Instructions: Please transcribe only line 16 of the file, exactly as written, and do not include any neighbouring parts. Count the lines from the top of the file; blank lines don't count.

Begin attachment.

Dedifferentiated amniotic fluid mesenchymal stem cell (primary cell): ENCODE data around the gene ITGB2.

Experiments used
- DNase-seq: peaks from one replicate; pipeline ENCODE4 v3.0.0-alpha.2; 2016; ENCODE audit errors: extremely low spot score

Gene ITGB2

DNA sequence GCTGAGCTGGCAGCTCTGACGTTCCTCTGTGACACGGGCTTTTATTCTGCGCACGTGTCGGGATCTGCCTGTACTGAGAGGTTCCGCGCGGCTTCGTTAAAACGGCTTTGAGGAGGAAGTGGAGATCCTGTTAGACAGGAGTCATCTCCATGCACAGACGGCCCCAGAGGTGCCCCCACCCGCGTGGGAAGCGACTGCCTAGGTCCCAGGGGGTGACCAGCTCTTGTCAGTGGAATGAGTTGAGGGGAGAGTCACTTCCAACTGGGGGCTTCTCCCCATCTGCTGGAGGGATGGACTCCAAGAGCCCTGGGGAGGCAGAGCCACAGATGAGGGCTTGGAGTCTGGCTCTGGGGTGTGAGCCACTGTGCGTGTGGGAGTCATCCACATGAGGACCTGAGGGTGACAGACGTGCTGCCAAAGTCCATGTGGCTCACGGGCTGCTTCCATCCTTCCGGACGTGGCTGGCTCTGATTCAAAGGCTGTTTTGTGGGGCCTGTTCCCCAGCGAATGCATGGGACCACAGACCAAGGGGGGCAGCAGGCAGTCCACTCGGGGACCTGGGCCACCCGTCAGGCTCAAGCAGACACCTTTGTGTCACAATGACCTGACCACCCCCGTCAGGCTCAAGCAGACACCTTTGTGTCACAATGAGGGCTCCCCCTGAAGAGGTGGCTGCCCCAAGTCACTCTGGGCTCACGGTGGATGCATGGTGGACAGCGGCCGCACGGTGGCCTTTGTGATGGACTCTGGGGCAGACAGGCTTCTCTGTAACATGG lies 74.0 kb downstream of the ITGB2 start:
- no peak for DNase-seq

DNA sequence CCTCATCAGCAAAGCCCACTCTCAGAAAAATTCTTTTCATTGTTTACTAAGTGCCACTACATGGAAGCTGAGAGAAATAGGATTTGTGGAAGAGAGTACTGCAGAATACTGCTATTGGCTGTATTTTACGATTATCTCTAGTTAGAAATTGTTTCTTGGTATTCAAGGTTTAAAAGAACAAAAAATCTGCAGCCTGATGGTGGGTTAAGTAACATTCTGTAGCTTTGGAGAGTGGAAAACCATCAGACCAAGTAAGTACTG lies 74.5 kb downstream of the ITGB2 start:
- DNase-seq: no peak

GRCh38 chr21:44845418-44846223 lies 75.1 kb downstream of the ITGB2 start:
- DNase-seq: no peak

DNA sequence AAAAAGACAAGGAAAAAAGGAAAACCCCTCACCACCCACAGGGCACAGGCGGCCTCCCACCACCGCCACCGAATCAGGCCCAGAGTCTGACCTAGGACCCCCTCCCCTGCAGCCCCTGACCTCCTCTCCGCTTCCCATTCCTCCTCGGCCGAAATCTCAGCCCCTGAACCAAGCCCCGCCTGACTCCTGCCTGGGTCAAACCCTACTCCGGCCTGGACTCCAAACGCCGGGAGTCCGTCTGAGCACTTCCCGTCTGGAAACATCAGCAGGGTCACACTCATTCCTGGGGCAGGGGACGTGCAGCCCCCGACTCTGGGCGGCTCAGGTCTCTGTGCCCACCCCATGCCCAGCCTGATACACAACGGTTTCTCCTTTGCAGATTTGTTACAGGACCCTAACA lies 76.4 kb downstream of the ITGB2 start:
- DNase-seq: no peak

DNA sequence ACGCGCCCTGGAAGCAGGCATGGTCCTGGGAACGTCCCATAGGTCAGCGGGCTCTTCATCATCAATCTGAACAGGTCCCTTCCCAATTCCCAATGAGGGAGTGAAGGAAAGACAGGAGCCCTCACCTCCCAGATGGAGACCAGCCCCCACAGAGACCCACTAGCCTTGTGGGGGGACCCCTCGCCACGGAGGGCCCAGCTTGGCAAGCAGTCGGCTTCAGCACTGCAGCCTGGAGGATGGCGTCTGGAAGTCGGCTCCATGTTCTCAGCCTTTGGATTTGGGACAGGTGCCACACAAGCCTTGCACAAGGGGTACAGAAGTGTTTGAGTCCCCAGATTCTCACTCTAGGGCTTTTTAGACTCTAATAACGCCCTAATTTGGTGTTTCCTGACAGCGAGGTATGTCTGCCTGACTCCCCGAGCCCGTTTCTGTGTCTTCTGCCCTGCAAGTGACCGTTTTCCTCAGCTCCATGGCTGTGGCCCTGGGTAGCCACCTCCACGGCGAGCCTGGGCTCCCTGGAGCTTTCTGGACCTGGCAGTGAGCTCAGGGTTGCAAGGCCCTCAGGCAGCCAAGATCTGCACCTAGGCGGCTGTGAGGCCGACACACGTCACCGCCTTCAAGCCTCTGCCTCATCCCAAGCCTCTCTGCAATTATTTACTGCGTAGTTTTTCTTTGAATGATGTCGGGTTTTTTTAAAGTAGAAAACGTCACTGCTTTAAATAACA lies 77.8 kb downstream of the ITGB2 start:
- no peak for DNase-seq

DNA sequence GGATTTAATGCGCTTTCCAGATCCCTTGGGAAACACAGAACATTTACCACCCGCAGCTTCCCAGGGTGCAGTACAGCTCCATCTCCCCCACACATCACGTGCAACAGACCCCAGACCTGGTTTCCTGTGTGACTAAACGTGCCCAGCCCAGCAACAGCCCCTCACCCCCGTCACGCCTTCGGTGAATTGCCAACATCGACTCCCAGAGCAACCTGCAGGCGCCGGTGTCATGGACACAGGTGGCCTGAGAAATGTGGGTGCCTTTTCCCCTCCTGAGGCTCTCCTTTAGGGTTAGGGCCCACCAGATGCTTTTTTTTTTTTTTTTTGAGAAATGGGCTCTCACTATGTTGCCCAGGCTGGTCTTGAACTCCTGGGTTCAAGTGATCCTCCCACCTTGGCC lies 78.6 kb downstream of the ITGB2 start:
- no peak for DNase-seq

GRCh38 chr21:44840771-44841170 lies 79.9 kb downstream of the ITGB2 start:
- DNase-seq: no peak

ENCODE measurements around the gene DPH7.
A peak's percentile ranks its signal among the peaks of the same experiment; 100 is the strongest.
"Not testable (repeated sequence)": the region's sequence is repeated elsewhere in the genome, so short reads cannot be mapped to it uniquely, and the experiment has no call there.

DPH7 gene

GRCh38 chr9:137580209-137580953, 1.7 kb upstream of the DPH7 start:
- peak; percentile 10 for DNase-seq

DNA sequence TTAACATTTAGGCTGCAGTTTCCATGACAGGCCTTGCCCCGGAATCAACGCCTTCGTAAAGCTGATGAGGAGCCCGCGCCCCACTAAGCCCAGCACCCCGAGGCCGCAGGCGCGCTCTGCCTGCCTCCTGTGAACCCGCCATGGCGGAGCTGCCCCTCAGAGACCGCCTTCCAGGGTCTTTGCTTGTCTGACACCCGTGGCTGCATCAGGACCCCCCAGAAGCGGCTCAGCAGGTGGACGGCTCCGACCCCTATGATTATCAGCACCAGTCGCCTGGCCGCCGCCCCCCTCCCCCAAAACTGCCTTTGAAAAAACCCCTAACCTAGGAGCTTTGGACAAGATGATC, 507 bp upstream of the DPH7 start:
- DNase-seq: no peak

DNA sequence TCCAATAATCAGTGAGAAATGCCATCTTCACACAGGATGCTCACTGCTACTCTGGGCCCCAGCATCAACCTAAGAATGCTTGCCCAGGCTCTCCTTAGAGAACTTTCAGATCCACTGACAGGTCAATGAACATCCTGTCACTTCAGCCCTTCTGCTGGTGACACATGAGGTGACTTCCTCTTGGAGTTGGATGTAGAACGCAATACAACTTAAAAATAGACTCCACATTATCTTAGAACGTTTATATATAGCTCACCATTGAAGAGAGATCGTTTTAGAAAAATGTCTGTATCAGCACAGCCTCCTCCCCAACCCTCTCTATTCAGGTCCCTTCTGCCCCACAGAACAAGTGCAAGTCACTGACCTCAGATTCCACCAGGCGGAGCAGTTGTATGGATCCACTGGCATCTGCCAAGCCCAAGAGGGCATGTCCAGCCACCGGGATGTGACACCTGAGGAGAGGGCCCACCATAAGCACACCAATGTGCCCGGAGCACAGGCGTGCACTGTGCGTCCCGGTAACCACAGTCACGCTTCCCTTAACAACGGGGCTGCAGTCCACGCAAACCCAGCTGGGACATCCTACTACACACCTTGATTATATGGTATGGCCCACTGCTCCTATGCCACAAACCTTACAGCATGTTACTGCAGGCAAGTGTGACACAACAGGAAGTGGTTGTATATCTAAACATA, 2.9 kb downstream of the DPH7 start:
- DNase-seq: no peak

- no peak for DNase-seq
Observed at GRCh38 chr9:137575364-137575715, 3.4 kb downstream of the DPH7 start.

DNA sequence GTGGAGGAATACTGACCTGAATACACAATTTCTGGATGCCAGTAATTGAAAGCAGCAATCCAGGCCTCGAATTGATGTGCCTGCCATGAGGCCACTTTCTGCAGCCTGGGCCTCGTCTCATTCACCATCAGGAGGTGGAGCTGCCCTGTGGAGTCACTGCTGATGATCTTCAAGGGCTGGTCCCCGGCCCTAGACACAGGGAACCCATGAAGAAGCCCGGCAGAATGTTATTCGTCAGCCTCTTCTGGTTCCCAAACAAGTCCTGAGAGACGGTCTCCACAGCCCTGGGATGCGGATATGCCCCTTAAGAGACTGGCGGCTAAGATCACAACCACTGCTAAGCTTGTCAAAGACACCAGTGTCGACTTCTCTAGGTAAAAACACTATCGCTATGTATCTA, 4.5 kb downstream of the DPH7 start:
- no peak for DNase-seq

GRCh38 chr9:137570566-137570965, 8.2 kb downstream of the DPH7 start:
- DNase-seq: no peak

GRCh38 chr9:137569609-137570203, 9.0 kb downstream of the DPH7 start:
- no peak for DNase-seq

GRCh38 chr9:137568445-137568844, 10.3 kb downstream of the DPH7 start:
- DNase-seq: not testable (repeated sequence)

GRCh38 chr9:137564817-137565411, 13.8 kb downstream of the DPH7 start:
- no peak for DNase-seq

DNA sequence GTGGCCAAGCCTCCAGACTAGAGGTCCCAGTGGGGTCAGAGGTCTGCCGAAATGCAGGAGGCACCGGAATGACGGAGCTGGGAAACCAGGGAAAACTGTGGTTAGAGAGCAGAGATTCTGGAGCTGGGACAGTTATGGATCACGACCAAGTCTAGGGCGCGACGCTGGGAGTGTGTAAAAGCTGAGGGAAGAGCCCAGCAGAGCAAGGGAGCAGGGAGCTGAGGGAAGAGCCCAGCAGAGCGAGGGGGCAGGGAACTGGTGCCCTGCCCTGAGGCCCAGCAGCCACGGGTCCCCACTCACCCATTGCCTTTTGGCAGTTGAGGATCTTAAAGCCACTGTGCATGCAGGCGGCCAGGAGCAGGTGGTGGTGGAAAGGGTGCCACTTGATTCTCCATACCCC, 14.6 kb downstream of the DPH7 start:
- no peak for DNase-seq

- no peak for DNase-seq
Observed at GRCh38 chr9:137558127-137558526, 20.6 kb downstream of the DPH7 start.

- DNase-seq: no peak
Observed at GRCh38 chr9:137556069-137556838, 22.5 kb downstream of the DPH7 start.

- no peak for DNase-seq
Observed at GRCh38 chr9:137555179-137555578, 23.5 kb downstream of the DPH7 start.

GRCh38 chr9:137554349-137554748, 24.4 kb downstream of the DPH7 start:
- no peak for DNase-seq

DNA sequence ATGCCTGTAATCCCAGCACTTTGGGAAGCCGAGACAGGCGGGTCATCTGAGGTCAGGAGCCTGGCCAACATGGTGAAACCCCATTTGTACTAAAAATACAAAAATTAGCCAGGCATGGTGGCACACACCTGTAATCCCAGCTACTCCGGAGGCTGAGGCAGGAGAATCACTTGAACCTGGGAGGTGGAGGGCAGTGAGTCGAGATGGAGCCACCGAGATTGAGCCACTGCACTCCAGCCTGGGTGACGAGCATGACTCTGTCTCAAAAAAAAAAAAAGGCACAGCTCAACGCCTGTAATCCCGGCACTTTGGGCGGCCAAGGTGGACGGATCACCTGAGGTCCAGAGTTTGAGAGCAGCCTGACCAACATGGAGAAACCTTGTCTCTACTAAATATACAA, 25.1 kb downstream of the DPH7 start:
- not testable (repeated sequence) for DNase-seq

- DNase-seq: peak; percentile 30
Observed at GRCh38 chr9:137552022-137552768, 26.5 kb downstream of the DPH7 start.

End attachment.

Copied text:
- no peak for DNase-seq